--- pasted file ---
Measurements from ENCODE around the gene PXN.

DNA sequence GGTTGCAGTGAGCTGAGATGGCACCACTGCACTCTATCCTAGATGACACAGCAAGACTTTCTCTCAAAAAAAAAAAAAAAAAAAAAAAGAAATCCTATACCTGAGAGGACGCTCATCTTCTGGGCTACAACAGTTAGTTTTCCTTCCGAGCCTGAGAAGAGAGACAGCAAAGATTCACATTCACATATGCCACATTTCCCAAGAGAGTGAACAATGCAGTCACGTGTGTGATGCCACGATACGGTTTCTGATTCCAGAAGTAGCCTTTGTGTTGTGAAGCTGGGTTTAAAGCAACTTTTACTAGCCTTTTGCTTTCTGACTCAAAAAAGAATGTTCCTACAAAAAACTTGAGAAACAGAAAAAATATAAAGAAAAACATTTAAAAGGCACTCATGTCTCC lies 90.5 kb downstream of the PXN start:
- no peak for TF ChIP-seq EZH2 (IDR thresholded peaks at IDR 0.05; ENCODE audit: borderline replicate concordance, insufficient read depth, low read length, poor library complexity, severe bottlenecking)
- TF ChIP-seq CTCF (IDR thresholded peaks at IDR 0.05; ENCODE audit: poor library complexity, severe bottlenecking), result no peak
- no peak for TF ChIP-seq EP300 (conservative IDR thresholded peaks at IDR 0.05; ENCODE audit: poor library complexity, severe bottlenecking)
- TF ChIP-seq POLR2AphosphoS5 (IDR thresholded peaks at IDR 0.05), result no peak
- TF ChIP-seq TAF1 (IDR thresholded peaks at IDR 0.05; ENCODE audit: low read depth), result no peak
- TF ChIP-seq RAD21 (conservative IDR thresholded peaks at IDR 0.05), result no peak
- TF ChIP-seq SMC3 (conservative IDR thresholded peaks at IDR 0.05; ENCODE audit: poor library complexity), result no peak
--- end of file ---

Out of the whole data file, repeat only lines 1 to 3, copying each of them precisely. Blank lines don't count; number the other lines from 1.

Measurements from ENCODE around the gene PXN.

DNA sequence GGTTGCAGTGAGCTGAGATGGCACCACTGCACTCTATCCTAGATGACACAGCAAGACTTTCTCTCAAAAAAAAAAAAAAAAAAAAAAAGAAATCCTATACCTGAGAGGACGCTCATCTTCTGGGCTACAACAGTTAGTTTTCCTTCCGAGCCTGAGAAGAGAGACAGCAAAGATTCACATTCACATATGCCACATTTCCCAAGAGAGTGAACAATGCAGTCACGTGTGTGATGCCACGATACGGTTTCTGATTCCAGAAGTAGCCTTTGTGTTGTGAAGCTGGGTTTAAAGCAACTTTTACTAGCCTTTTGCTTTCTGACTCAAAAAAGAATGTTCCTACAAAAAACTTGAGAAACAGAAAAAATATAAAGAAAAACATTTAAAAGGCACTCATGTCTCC lies 90.5 kb downstream of the PXN start:
- no peak for TF ChIP-seq EZH2 (IDR thresholded peaks at IDR 0.05; ENCODE audit: borderline replicate concordance, insufficient read depth, low read length, poor library complexity, severe bottlenecking)